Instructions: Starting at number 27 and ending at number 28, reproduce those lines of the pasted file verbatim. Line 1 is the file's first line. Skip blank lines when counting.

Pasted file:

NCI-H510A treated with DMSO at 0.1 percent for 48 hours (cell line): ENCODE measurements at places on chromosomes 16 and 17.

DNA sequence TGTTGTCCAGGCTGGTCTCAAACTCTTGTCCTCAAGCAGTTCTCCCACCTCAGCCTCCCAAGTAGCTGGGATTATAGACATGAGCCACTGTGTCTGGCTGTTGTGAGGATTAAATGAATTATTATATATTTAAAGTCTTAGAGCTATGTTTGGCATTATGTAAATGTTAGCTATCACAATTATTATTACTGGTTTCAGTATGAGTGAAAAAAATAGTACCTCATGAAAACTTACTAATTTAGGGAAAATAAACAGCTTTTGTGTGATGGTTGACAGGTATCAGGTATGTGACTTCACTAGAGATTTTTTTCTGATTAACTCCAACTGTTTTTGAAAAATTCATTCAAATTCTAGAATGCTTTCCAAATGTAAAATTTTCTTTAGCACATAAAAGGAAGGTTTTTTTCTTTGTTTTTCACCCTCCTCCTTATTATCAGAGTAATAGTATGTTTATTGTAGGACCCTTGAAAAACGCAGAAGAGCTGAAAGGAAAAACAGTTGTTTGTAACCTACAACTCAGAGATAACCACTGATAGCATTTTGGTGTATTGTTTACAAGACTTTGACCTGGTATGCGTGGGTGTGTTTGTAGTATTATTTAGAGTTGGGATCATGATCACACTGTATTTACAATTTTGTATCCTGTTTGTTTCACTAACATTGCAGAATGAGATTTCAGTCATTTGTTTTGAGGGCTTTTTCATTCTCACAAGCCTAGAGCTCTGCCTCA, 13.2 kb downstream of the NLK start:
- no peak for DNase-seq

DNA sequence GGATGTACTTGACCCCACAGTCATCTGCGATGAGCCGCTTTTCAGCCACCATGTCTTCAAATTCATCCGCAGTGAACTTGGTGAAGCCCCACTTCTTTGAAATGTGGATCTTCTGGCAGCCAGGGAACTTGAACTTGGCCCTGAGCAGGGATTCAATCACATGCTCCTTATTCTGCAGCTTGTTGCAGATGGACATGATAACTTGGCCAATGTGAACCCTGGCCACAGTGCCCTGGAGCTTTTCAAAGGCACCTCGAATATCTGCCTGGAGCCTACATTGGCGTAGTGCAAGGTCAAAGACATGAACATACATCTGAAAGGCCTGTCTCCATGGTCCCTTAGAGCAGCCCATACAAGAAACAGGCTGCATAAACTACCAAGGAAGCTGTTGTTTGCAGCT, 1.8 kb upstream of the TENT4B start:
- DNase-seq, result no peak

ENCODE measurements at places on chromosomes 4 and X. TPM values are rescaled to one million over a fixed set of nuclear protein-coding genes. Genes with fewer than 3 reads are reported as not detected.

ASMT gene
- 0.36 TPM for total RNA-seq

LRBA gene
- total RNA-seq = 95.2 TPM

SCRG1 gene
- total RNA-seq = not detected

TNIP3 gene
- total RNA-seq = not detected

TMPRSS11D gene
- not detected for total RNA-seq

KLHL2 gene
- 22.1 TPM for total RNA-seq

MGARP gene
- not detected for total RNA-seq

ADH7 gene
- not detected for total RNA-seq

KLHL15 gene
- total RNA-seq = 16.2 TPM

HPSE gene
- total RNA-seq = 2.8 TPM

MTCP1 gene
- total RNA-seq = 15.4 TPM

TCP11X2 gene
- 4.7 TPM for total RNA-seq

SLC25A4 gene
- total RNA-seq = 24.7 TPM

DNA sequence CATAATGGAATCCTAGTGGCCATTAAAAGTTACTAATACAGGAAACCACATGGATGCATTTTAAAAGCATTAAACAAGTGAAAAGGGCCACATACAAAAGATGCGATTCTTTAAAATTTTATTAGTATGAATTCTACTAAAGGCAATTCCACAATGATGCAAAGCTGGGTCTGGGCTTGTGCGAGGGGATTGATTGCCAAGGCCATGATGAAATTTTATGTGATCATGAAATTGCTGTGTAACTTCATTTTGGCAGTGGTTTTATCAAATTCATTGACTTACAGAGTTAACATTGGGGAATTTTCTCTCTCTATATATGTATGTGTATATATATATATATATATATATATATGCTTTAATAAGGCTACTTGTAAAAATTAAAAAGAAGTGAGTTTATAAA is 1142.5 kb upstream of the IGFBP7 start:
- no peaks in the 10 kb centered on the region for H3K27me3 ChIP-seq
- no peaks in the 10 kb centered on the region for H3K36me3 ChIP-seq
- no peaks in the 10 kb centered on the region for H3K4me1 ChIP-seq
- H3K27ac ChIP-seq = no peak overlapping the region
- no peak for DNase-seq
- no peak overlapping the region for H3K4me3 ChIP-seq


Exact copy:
MTCP1 gene
- total RNA-seq = 15.4 TPM